New 3D-printed lattice designs defy conventional wisdom on metamaterials

Lattice (Download Image)

Scanning electron microscopy images of a classic octet lattice and topologically optimized, isotropic oblate and quasi-spherical octahedral lattice built with a projection micro-stereolithography 3D-printing technique.

Lawrence Livermore National Laboratory (LLNL) researchers have designed a new class of 3D-printed lattice structures that combine lightweight and high stiffness, despite breaking a rule previously thought to be required to exhibit such properties. One of the new structures additionally displays perfectly uniform response to forces in all directions.

As described in a paper published today by Science Advances, an LLNL team co-led by engineer Seth Watts used topology optimization software that Watts wrote to create two unique unit cell designs composed of micro-architected trusses, one of which was designed to have isotropic (identical and omnidirectional) material properties. These new structures were then fabricated and tested, and were found to outperform the octet truss, a standard geometric pattern for 3D-printed lattice structures.

To the researchers’ surprise, the trusses appeared to violate the Maxwell criterion, a theory of structural rigidity used in mechanical design that posits that the most efficient load-bearing structures deform only by stretching. In such structures, stiffness scales linearly with density — cutting the structure’s weight in half only reduces its stiffness by half, as opposed to less efficient structures whose stiffness would be reduced by three-quarters or seven-eighths. This linear scaling enables the creation of ultra-lightweight, ultra-stiff mechanical metamaterials.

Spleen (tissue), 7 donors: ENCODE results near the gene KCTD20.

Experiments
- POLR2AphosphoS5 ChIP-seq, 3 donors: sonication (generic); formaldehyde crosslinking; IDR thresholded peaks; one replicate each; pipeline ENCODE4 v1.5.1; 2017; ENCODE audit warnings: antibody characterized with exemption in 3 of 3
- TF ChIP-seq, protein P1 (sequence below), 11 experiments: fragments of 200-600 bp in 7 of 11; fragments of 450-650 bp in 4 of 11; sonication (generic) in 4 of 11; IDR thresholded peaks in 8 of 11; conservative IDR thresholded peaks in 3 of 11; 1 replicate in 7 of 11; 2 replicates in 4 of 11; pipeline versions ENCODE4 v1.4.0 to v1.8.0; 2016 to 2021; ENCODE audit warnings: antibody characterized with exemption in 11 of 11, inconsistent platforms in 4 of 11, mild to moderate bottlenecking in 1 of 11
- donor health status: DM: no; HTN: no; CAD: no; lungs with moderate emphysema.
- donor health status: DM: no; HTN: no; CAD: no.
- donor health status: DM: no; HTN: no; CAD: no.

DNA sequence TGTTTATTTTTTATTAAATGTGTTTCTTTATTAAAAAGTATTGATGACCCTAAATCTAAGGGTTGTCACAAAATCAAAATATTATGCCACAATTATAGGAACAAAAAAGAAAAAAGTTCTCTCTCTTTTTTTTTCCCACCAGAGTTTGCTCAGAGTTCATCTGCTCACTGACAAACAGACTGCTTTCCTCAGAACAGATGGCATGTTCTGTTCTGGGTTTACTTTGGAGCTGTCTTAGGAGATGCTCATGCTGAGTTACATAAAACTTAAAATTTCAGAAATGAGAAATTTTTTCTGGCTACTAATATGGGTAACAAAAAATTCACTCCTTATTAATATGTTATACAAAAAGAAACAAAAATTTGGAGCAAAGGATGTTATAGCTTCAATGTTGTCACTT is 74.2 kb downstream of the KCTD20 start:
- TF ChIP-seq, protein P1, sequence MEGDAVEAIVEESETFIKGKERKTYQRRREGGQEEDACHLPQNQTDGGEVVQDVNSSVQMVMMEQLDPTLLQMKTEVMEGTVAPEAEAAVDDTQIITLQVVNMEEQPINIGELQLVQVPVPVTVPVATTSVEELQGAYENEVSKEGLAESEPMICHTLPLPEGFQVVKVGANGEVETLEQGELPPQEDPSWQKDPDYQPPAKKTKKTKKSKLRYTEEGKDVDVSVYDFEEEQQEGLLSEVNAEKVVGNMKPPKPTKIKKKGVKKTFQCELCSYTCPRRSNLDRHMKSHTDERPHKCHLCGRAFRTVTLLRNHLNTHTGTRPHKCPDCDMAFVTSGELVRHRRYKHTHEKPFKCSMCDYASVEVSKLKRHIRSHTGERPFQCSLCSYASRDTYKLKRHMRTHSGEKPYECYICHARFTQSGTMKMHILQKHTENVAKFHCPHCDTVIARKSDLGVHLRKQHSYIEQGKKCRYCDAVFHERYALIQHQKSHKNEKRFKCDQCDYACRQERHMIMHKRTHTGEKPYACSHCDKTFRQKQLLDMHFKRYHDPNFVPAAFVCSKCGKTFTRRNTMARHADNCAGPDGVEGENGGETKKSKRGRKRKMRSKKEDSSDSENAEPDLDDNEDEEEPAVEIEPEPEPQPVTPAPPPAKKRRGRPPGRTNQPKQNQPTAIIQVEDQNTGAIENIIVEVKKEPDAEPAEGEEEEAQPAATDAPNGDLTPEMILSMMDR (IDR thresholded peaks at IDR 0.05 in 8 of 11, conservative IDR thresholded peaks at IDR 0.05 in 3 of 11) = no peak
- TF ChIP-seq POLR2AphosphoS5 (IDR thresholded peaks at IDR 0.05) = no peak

“We have found two trusses that have linear scaling of stiffness with density when the conventional wisdom — this Maxwell criterion rule — is not satisfied,” co-lead author Watts explained. “It had been believed that the Maxwell criterion was both necessary and sufficient to show that you had high stiffness at low density. We’ve shown that it is not a necessary condition. In other words, there is a larger class of trusses that have this linear scaling property.

“It shows that what was the previous orthodoxy is not firm,” Watts added. “There are exceptions, and the exceptions actually can get you better properties.”